The First Cut is the Deepest

I begin with the beginning, which is
contrary to popular belief, not the
cold body storage, but the hot
body repository: the locker room,
a stifling, washed-out, humanized
formaldehyde greets the nose.
Breathing, bending, grunting, naked
limbs, torsos, feet flail to put on
wadded-up, tossed about
scrubs in preparation for lab.
Hair securely pinned back, closed toed
shoes tied, and glasses on
(no death-harkening eye infections for me),
we can now enter cold storage.
Formaldehyde, circulated air
formaldehyde, and a faint whiff
of food rush past the pressurized doors.
Long walk down an open couloir of bodies,
presenting limbs, heads, torsos
partially dissected for different students,
in different schools,
with different aims and purposes.
Supplies checked and rechecked:
Grants, Netters, forceps, scalpels,
blade replacements, scissors,
unknown and unnamed metal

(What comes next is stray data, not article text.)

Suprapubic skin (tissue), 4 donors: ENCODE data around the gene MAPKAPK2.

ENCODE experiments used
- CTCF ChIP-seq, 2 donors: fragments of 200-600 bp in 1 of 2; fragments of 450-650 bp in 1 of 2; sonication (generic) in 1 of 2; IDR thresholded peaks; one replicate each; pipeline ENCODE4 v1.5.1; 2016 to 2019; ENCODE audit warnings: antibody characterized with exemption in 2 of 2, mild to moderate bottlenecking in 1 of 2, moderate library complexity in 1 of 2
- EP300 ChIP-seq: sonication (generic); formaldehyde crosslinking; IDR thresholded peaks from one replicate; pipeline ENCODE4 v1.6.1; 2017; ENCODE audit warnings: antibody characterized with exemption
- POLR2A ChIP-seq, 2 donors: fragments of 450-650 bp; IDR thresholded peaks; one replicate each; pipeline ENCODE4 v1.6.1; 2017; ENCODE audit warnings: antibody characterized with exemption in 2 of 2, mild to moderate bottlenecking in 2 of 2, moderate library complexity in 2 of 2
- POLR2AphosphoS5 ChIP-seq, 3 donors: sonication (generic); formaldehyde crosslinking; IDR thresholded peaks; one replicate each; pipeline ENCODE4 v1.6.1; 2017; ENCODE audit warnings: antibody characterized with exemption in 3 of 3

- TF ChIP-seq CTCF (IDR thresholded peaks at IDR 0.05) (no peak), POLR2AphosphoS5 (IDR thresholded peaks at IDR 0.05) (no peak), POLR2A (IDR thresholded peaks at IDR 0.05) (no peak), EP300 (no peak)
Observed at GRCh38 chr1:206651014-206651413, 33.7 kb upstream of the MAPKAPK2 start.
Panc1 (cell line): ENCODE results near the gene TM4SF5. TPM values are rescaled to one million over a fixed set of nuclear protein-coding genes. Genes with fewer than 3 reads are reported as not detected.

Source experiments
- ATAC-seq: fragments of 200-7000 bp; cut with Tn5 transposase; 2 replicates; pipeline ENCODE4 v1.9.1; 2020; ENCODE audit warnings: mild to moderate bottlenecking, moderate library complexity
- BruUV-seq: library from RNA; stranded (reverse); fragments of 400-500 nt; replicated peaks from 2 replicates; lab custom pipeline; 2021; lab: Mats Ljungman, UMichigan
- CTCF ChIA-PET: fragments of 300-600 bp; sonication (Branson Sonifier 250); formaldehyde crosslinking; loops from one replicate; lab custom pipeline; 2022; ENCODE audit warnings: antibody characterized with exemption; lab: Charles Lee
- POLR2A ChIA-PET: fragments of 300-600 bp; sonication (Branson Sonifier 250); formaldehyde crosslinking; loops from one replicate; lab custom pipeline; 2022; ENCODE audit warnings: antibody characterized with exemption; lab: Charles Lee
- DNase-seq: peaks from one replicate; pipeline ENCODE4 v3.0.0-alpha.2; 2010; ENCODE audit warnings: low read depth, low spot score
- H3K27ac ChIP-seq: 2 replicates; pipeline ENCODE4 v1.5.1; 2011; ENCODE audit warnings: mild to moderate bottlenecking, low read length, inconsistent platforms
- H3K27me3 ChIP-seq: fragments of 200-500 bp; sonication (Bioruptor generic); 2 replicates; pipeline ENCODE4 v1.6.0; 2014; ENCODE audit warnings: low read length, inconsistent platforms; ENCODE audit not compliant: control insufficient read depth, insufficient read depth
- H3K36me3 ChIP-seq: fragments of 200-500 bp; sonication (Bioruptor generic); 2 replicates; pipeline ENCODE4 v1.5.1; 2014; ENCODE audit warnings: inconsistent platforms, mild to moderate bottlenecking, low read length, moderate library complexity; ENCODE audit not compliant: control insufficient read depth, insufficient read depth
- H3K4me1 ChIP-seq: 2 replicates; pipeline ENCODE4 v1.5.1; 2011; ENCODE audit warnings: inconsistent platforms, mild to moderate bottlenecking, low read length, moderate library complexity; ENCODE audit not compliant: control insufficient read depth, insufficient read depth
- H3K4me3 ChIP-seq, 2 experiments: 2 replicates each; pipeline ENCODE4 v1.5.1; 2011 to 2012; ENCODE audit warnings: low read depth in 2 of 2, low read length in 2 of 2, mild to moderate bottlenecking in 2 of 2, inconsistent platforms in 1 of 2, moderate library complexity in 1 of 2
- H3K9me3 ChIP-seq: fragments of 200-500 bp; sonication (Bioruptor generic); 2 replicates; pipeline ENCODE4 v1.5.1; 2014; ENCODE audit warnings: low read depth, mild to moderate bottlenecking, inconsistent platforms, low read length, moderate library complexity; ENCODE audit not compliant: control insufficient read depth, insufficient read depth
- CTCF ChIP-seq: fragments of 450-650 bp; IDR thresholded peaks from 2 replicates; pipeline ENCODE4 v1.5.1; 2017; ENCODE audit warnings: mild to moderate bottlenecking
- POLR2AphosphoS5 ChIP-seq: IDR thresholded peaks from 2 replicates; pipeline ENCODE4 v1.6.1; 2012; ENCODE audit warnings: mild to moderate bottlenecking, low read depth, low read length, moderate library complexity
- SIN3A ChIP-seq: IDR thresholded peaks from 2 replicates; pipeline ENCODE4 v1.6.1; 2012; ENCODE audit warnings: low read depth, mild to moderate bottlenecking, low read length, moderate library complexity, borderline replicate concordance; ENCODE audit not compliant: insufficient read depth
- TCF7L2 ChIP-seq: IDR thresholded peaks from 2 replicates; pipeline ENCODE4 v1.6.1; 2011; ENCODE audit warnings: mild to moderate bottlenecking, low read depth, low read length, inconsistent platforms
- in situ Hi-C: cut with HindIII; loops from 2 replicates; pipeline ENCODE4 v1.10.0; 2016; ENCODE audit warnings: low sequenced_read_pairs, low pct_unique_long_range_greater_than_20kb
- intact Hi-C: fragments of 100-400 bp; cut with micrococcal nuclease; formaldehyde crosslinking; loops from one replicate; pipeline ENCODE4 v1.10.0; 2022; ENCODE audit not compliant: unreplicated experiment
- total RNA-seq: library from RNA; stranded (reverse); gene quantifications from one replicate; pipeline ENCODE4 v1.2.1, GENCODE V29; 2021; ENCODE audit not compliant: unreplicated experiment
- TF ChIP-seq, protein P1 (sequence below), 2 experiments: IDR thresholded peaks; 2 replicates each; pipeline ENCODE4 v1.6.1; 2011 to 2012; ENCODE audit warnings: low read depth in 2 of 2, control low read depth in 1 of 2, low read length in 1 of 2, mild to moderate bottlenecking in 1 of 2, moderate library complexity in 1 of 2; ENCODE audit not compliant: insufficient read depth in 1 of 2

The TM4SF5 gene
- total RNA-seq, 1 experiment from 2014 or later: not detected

tags researched DOB & COD
Bag unzipped, lying supine,
a frozen scream mouth agasp, an endless plea.
Hug him, move him, don’t bend him or
break him, move him so the back presents.
Marbled flesh yellow orange red magenta
A whiff of the improperly preserved.
What’s this?
Our man, our cadaver, our dedicated
donation to science should not share
the same thin red jellies as you and me.
Slip of the knife, spurt trickle run
gush of clotted, corroded fresh-ish blood.
Not mine, the cadaver’s.
Unsafe biomedical hazard
contamination liability lawsuit
Bag him and get a NEW body.

Sophie Hermann, Class of 2011